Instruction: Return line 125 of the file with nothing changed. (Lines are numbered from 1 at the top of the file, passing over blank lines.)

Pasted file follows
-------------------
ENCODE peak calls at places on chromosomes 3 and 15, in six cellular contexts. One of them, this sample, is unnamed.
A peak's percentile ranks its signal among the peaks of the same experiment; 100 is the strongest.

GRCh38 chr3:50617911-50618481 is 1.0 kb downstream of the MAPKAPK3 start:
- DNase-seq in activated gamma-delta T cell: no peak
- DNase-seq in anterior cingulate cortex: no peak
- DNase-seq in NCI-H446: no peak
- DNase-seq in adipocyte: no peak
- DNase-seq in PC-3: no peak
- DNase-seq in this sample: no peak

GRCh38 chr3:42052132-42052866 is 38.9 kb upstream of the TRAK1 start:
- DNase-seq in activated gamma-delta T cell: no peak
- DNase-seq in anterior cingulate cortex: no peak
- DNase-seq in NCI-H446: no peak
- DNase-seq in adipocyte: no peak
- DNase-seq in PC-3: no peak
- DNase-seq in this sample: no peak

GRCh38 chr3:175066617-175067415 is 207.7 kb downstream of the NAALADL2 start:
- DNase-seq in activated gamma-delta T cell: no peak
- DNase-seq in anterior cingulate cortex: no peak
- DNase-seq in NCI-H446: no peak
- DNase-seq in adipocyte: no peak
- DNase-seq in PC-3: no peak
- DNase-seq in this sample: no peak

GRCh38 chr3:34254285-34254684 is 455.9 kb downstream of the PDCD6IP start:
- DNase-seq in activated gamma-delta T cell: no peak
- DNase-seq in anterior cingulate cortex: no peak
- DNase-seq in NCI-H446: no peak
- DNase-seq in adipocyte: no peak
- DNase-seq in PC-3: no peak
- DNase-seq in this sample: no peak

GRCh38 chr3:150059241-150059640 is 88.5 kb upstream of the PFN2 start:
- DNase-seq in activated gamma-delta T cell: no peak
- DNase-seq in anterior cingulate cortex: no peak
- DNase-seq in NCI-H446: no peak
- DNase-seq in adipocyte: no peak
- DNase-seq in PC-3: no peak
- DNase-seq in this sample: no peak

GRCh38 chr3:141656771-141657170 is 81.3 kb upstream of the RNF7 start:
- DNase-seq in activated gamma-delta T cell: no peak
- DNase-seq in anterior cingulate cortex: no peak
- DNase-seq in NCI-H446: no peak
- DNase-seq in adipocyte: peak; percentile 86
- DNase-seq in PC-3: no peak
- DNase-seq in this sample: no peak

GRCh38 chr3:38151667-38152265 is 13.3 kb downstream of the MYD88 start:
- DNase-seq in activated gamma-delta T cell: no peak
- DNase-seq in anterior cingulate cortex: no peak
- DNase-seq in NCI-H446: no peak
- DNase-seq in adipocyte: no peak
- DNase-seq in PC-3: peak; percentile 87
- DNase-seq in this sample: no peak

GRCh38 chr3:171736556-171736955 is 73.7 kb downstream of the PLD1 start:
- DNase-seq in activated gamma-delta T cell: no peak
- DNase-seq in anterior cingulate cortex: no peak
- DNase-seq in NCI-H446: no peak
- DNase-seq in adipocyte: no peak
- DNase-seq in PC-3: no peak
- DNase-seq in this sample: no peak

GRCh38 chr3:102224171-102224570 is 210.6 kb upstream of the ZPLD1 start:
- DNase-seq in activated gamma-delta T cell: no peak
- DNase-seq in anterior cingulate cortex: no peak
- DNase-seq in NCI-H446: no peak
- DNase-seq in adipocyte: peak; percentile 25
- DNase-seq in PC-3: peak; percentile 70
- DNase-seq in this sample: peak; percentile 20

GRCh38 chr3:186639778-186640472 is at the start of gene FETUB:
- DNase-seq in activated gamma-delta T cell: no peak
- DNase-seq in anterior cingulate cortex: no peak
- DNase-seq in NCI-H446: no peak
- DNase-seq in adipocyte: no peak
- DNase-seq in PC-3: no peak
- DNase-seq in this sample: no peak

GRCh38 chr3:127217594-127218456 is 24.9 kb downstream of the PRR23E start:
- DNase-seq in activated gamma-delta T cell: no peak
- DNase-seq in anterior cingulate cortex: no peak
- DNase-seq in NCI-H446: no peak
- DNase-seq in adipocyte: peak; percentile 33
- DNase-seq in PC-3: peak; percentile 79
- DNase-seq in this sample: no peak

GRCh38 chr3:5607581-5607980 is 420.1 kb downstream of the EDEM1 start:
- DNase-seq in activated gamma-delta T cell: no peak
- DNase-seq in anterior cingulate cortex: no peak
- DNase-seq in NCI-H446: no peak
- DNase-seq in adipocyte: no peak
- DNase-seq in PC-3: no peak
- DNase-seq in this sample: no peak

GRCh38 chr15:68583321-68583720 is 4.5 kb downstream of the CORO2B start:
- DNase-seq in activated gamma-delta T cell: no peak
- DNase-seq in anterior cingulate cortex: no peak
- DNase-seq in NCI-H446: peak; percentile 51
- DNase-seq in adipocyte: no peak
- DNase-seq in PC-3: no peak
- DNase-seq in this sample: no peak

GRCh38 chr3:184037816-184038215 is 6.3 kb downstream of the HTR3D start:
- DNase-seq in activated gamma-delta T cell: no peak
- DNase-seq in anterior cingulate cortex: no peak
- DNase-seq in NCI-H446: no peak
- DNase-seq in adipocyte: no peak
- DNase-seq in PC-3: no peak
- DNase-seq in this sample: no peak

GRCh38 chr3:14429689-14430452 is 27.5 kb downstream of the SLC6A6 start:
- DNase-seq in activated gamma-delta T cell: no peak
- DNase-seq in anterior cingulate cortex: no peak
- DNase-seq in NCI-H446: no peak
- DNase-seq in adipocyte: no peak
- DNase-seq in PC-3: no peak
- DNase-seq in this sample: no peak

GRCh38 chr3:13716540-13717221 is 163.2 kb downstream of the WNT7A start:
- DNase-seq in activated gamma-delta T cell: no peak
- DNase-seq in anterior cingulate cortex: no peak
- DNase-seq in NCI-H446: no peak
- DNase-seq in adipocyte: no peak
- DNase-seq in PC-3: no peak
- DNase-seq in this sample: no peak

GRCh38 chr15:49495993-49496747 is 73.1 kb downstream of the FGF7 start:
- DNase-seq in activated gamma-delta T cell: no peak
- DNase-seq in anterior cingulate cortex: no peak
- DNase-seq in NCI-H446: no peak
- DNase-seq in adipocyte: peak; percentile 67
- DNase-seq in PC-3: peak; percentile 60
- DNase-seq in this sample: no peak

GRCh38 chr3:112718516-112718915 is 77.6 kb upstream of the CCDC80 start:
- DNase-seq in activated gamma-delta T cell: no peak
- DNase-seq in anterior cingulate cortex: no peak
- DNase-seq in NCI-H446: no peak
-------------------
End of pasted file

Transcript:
- DNase-seq in NCI-H446: no peak